Dilnot commission plans to overhaul social care assessments and eligibility risk loading extra bureaucracy on to social workers without delivering on their promise of fairer access to care.
That was the warning from a report today for the Social Care Institute for Excellence by social care consultant Melanie Henwood, which called for further examination of the practical implementation of the proposals and related assessment reforms put forward by the Law Commission.
Last year’s commission on funding reform, headed by Andrew Dilnot, proposed creating a national eligibility threshold for adult social care based on a more objective and easily understood assessment system, to ensure that access to care was equitable. Access to assessments would also be extended to many more people under Dilnot’s plans to put a cap on individuals’ lifetime care costs, which would be implemented by councils’ assessing and costing the needs of self-funders to track their progress towards the £35,000 cap.
Interviews with stakeholders for Henwood’s report found little appetite for any new assessment tool designed to create a more objective system, with interviewees concerned that it would “generate further bureaucracy and be a costly process” at a time when the current assessment process is already considered bureaucratic.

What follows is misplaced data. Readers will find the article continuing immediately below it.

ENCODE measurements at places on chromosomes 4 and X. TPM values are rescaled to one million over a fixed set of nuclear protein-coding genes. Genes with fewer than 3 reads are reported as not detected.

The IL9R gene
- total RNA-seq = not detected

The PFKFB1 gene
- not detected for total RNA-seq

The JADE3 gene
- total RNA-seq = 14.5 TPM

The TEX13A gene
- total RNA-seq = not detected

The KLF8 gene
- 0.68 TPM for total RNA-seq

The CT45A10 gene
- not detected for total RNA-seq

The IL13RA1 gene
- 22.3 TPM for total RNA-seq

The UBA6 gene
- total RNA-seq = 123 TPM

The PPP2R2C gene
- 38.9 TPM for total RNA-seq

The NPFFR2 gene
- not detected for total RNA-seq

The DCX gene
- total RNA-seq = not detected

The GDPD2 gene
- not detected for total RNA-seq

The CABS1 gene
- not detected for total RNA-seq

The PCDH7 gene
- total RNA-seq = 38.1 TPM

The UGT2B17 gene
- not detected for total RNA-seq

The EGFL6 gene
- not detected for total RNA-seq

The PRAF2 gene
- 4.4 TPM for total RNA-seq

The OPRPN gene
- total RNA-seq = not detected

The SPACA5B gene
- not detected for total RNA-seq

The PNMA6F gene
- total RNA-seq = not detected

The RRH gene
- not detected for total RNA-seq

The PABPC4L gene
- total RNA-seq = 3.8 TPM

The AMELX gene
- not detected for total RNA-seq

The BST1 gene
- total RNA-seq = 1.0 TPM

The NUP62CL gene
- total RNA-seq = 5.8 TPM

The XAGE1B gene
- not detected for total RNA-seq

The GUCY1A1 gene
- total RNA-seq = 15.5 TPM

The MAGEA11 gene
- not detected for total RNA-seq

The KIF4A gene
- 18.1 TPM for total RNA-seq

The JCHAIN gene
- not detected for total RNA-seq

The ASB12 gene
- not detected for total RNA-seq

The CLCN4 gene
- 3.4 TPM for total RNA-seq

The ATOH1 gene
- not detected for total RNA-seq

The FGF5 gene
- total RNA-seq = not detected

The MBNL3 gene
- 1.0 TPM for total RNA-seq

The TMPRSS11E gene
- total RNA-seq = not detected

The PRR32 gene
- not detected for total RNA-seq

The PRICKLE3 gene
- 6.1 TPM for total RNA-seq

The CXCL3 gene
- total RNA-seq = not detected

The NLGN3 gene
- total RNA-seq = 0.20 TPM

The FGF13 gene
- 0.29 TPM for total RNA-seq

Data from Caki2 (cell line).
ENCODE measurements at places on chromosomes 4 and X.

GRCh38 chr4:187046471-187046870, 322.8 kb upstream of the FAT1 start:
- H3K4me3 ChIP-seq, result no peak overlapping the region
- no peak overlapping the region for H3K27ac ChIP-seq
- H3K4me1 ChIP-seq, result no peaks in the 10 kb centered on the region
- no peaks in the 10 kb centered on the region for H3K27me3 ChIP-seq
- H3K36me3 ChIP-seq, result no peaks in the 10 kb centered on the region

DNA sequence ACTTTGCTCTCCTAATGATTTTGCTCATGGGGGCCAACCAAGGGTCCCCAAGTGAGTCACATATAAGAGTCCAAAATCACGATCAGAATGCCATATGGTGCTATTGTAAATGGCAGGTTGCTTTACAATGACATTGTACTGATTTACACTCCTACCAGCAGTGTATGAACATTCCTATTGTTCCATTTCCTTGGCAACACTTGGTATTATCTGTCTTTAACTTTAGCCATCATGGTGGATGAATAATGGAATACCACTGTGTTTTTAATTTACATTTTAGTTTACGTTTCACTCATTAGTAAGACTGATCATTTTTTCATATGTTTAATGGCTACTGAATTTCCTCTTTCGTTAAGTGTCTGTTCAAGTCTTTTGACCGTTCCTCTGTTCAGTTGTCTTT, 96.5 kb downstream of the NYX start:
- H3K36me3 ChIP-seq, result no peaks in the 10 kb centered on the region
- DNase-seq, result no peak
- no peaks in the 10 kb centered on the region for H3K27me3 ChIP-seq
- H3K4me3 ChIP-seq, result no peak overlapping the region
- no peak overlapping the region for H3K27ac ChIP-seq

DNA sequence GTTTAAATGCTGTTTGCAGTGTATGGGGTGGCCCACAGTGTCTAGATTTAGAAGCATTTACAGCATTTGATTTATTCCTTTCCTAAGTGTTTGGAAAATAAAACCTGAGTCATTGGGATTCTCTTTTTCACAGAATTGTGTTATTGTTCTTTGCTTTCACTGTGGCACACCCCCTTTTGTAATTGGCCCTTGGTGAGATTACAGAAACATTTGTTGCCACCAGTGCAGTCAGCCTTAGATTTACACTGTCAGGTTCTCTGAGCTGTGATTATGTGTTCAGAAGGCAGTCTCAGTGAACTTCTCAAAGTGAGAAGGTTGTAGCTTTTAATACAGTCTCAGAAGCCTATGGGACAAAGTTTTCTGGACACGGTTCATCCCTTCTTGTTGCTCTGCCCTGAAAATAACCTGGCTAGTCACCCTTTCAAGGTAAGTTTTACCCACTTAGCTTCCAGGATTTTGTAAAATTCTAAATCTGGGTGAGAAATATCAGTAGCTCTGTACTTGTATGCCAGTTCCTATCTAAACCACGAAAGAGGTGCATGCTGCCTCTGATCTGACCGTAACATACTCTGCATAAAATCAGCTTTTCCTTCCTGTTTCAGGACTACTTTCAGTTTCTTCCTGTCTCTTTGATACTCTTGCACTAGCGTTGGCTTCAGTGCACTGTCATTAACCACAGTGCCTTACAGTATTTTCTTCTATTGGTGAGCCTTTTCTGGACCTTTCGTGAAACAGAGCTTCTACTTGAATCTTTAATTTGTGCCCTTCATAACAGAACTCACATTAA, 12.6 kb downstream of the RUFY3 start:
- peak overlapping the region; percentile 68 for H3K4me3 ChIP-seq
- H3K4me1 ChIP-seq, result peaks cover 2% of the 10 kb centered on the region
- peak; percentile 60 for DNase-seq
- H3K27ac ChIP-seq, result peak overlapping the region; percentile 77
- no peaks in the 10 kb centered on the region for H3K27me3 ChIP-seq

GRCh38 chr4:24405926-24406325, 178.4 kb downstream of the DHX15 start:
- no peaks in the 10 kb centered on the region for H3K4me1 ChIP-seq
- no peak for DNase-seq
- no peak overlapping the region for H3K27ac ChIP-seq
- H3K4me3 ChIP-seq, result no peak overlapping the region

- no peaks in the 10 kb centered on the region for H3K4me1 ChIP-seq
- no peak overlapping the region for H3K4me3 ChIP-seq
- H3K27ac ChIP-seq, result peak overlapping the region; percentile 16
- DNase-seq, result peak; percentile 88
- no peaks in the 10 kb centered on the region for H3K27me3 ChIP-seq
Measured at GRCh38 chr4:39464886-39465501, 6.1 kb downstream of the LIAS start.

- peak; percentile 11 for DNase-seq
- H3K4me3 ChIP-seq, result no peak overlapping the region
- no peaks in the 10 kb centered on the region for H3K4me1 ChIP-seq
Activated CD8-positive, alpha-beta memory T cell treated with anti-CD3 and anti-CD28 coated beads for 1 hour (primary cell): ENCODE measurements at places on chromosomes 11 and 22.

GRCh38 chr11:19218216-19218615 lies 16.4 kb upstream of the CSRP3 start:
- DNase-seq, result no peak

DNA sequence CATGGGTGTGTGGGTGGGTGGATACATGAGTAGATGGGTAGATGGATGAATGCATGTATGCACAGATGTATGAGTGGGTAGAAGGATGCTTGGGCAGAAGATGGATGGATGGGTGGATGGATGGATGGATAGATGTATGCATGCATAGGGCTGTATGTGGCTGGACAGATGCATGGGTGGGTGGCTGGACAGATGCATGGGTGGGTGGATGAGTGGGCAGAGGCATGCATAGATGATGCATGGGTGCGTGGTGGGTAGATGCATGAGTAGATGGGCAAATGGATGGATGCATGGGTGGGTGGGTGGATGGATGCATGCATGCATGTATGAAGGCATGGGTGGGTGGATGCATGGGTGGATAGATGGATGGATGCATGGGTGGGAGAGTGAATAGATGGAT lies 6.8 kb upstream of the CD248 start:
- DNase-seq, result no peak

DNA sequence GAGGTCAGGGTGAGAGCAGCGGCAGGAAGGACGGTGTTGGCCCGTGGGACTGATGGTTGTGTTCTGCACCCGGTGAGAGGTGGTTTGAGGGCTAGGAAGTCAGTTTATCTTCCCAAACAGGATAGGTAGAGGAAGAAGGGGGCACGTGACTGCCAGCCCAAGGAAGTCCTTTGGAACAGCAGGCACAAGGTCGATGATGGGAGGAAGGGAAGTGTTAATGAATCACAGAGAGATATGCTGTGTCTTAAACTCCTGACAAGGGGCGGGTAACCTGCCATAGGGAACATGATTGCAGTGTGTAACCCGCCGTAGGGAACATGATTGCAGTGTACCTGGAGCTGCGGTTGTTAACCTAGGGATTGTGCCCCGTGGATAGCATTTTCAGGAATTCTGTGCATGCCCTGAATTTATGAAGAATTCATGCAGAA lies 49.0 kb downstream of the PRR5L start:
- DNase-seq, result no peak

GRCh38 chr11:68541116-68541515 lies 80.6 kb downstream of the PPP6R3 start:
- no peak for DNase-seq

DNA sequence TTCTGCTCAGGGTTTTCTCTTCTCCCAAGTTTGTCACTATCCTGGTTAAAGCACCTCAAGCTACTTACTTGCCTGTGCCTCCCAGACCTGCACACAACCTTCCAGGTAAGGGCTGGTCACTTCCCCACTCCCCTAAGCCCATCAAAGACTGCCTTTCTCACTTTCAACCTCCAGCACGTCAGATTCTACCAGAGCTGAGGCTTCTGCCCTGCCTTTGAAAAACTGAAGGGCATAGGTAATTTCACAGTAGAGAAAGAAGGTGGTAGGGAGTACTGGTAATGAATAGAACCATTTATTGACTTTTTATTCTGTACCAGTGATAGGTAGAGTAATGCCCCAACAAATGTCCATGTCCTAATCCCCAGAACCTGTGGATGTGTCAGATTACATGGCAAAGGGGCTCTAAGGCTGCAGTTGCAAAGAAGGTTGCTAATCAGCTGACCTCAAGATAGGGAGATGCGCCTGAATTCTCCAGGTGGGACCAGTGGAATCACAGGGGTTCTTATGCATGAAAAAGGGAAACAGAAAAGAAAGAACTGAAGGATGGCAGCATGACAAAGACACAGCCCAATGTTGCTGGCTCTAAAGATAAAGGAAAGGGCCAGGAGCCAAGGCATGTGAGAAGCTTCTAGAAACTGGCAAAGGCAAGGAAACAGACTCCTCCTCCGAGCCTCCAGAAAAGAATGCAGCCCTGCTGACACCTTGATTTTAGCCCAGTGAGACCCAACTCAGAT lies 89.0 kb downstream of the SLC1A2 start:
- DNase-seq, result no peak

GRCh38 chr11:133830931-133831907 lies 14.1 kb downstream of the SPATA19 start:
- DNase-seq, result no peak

The pursuit of consistency would also be undermined by the fact that social workers exercised subjectivity and professional judgement in assessments, meaning reforms to assessment would have “major training and workforce implications”, she warned.
Henwood also stressed that a national eligibility threshold for formal social care would not ensure consistent access to support because it would not take into account access to lower-level services, information and advice, which are crucial to improving outcomes for individuals.
While she welcomed the opportunity Dilnot’s capped costs proposal created to give self-funders access to assessments, information and advice, she raised concerns about councils’ capacity to manage the increased numbers of assessments required.
Henwood’s report is designed to influence the government’s forthcoming White Paper and progress report on care funding reform, which will address the recommendations of the Law Commission and Dilnot respectively and lay the foundations for legislation on care and support.
The government is expected to accept Dilnot’s proposals for a national eligibility threshold and believed to be considering implementing a cap on care costs, though at a higher figure than £35,000.
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